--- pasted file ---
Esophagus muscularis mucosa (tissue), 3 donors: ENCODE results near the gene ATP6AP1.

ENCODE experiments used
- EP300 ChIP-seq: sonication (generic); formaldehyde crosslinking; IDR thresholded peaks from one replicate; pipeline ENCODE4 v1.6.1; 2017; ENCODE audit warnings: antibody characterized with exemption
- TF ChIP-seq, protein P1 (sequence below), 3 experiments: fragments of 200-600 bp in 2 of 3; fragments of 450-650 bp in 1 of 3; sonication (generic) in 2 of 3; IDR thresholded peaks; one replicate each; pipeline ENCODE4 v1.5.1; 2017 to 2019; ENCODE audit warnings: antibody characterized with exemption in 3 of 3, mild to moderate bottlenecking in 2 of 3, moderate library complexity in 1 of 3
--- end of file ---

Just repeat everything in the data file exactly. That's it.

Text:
Esophagus muscularis mucosa (tissue), 3 donors: ENCODE results near the gene ATP6AP1.

ENCODE experiments used
- EP300 ChIP-seq: sonication (generic); formaldehyde crosslinking; IDR thresholded peaks from one replicate; pipeline ENCODE4 v1.6.1; 2017; ENCODE audit warnings: antibody characterized with exemption
- TF ChIP-seq, protein P1 (sequence below), 3 experiments: fragments of 200-600 bp in 2 of 3; fragments of 450-650 bp in 1 of 3; sonication (generic) in 2 of 3; IDR thresholded peaks; one replicate each; pipeline ENCODE4 v1.5.1; 2017 to 2019; ENCODE audit warnings: antibody characterized with exemption in 3 of 3, mild to moderate bottlenecking in 2 of 3, moderate library complexity in 1 of 3